A Big Deal for China Insurance
12/05/2013 11:00 am EST
Two of China's insurance giants are finally seeing rising yields on their investments, writes MoneyShow's Jim Jubak, also of Jubak's Picks, and they might get even more good news in the near future.
Yields on AAA-rated five-year Chinese corporate bonds have climbed to 6.25%, up 1.75 percentage points in the last six months.
Not terrible news-at least not as terrible as it'd be for US companies. Bonds play a still small (but growing) role in financing companies in China. Most financing comes from bank loans.
And it's really great news for China's insurance giants, such as China Life Insurance ((LFC) as an ADR in New York) and Ping An Insurance Group ((HK:2318) in Hong Kong and a reasonably liquid (PNGAY) in New York). That's because China's insurance companies, required to invest a big share of their portfolios in fixed-income products, are finally seeing rising yields on those investments. A 1.75 percentage point increase in yield is a big deal for these companies-especially if there's more where that came from. Proposals from the recently concluded Third Plenum of the Communist Party's Central Committee, that point to further efforts to increase the role of the market in setting interest rates, certainly point in that direction.
Of the two big insurers, Ping An is, at this point, the better company, and the better long-term bet. The company has, what analysts judge, the most productive life insurance sales force in the industry and a first-mover edge in direct marketing automobile insurance by phone. (The company uses an agency model for its life insurance sales, which gives it an advantage over peers that rely to a greater degree on selling through banks.) The first half of 2013 saw Ping An report a mid-teens growth rate for new business in its life insurance unit-the second six-month period in a row where the company has hit that growth rate. Margins in the personal and casualty unit rose, even against increased competition in the segment. The one drawback to Ping An is a weakly capitalized banking unit. A long, drawn-out battle with regulators has hindered Ping An's efforts to inject capital into the bank. The weakness of the bank's capital position is the major reason that Ping An trades at a 10% discount to China Life, even though the company has shown significantly greater growth momentum.
It's a lack of that growth momentum that has resulted in a paltry 13.5% 12-month gain for China Life's New York traded ADRs versus the 30.8% gain for New York traded PNGAY. And all of that gain has come in the last month, as the ADRs climbed 24% to $49.12 on December 4 from $39.66 on November 13.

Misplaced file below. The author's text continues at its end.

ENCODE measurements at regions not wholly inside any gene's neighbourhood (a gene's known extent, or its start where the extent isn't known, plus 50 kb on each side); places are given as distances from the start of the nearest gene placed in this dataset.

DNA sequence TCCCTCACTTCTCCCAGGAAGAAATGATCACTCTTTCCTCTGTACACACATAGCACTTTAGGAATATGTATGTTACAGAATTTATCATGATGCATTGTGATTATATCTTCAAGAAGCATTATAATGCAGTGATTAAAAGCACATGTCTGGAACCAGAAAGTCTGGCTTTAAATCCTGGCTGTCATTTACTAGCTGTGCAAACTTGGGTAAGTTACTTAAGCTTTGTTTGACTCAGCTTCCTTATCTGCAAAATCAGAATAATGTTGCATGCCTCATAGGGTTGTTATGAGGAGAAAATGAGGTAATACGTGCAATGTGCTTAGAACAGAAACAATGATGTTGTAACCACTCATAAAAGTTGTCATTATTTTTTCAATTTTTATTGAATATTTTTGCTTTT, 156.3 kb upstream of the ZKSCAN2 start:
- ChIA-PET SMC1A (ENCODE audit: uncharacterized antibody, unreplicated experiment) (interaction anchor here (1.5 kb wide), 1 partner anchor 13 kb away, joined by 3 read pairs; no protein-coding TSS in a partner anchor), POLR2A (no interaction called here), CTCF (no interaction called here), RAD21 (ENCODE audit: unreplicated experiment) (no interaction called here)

In the first half of 2013, China Life saw the value of new business climb just 0.8%, and new sales through agencies drop 2% despite a 1% increase in the number of agents.
What's attractive to me about China Life-and leads me to give it a nod over Ping An in the near term (although there's no reason you can't own both (with China Life representing more of a trading play thanks to the ample liquidity in the New York ADRs), is the leverage that China Life's huge investment portfolio gives the company on any increase in yields (and in stock prices). Credit Suisse projected a 34% increase in normalized investment income for 2013 from 2012 back in August-before the current increase in yields had played out. Back then, too, the stock was trading near all-time lows on price-to-book and price-to-earnings, so the big rally, since November 13, has taken off from a very low base.
The other reason to give the nod to China Life is that new regulations (set to be effective on January 1) change the game in selling insurance through banks, so that insurance company agents will be able to return to bank branches for the first time since 2010. Given that about 24% of China Life's new life insurance business comes through this bank sales channel now-a significantly bigger percentage than the 6% at Ping An-the new rules could well produce some of the growth that China Life has been missing lately.
I'd put a $61 an ADR target price on China Life (24% above the December 4 price) and $22.50 (17% above the December 4 price) on Ping An's ADRs.
I added China Life to my Jubak's Picks portfolio yesterday, December 4, with a target price of $61 an ADR for July 2014.
Full disclosure: I don't own shares of any of the companies mentioned in this post in my personal portfolio. When in 2010 I started the mutual fund I manage, Jubak Global Equity Fund, I liquidated all my individual stock holdings and put the money into the fund. The fund may or may not now own positions in any stock mentioned in this post. The fund did not own shares of China Life or Ping An as of the end of June. For a full list of the stocks in the fund as of the end of June see the fund's portfolio here.